I think that my 1K a day since Thursday might have helped a little bit as well – if not in terms of fitness, then at least in terms of feeling motivated and ready to get this training started.
Yesterday I made a promise to myself to try to run at least one kilometre per day. It’s not much, I know, and hardly counts as proper training, but it does count nonetheless. It counts because for ten minutes or so when I would have been sitting around doing nothing, I was pounding away on the treadmill getting hot, sweaty and making my heart work harder than usual; it counts because even though I didn’t really feel like running this evening, I’d made a promise to myself and I kept it; and it counts because that’s two days in a row and when you go from one to two, that’s called counting.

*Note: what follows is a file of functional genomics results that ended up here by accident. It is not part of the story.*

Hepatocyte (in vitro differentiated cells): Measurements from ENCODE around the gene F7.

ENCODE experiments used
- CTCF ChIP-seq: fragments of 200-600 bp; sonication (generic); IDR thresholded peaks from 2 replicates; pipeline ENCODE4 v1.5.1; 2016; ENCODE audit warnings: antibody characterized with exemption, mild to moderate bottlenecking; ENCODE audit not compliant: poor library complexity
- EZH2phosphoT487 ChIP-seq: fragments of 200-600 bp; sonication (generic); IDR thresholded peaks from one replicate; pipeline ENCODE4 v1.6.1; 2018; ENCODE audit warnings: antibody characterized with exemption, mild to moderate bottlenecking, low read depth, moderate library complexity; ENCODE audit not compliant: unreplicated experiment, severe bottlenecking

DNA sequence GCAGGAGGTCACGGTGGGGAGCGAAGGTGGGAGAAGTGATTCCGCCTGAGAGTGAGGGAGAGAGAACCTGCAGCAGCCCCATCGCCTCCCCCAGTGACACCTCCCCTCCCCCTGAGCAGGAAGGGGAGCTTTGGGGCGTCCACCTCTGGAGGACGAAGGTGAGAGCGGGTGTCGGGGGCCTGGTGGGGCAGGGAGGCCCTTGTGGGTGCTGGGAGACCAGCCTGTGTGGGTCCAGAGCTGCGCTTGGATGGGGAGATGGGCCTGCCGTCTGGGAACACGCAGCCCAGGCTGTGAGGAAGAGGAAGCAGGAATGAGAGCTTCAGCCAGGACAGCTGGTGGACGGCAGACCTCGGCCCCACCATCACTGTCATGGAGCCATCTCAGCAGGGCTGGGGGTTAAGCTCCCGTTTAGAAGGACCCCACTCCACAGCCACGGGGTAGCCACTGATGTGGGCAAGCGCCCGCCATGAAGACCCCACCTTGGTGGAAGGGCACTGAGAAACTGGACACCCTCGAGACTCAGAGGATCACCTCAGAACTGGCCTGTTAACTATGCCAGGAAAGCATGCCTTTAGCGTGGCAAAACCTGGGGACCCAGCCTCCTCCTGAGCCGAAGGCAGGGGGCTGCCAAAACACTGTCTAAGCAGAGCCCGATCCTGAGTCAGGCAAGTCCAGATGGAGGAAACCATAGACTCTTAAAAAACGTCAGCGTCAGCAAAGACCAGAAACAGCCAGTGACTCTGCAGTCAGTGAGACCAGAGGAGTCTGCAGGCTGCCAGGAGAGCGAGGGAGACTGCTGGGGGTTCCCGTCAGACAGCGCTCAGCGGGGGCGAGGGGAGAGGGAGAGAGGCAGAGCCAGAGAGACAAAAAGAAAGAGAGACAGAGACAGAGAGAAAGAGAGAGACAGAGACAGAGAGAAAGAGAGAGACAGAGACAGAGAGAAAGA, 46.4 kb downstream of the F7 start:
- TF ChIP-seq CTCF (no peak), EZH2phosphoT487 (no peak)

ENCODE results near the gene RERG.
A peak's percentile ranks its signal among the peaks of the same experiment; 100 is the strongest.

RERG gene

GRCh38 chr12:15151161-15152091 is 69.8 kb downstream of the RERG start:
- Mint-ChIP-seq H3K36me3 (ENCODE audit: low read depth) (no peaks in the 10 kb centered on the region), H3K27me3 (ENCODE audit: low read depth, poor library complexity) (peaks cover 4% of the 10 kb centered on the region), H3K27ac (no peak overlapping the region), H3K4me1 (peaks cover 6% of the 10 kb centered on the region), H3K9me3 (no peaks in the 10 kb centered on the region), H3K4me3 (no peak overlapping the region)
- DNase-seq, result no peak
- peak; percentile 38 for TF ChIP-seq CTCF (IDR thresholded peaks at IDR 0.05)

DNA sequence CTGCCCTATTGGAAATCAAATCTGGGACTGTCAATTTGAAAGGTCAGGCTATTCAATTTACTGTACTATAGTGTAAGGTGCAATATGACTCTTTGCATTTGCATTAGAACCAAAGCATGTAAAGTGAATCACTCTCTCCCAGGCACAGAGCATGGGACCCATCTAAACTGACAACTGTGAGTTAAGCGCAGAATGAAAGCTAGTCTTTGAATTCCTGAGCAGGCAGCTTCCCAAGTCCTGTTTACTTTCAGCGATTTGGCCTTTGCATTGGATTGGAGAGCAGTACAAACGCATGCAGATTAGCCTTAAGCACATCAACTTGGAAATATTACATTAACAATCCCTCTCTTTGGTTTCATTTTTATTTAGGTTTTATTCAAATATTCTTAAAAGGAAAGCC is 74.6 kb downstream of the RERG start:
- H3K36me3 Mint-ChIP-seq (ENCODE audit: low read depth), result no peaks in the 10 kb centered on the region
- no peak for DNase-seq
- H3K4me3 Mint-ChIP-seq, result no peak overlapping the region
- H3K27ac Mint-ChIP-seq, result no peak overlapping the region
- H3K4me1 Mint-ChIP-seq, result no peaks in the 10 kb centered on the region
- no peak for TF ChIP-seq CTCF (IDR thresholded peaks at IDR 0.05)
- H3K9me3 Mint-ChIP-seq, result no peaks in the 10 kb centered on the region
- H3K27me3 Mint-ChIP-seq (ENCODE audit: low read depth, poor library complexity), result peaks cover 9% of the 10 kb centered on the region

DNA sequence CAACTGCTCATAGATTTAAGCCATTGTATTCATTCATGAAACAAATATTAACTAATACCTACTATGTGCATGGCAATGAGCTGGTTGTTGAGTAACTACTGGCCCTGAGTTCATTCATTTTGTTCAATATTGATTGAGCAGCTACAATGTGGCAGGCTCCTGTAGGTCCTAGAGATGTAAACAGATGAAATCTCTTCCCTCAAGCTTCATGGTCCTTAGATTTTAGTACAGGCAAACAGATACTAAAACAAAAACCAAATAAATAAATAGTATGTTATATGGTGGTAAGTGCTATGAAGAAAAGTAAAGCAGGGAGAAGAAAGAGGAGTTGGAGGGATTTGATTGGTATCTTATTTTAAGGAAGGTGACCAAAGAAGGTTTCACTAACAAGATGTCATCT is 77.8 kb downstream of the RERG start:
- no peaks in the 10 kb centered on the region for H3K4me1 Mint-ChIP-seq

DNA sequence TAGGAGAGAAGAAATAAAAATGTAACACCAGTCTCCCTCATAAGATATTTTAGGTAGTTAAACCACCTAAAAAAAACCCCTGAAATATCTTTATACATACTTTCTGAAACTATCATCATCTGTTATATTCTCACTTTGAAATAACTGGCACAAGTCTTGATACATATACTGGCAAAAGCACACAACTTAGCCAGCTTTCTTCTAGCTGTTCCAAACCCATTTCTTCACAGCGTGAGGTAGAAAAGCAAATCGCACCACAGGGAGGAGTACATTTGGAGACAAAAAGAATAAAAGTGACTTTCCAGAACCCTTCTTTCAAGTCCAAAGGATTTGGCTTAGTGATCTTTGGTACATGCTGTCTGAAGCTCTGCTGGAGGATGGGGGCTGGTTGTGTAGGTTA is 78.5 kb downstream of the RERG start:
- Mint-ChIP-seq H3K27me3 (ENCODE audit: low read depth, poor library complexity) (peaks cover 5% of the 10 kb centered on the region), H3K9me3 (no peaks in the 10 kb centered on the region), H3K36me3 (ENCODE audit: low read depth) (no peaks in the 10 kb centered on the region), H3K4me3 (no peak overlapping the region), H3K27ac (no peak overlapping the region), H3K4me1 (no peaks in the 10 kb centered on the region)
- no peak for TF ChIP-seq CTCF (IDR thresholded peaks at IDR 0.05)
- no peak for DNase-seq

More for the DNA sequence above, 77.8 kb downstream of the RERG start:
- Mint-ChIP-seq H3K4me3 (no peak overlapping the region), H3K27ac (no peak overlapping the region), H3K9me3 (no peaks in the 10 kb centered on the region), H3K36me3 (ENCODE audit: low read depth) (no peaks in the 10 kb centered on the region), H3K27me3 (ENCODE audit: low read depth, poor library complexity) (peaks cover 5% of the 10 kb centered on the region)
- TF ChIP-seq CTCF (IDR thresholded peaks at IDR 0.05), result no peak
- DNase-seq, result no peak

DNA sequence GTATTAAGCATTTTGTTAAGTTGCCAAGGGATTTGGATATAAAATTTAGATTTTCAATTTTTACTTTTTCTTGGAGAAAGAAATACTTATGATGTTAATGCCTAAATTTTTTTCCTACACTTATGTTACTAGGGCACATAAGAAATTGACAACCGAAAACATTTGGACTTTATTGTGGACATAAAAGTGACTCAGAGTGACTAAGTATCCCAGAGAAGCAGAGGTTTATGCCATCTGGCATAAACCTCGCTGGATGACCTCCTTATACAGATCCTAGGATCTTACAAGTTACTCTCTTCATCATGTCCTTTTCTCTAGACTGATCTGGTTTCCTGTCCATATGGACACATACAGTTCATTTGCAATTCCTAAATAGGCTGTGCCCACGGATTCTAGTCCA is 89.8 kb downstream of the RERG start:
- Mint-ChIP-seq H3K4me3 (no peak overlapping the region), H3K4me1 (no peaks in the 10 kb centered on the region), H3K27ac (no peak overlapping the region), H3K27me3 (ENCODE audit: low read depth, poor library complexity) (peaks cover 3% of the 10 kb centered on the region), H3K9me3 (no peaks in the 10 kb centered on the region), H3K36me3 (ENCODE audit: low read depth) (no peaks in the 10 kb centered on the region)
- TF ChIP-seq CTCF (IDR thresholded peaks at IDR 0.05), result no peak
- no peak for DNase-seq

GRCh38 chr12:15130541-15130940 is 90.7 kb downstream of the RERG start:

So, yes, it was only one kilometre and it was slow and it was indoors, but if I can keep this up for a week or so then maybe it will help me to get back into a regular running routine again, which is the first step towards what any kind of proper training.
How’s your training going? How easy or difficult do you find it to get back into a proper routine again after a break from training? Please share your thoughts in the comments.
If you are living in the UK, it’s hard not to be aware of and inspired by this year’s Sports Relief, with comedian Jo Brand’s 155 miles Hell Of A Walk from Hull to Liverpool in only seven days and Eddie Izzard’s 27 marathons in 27 days tribute to Nelson Mandela. But the one the really struck me this year was a small segment on BBC’s The One Show about primary a school in St Ninians.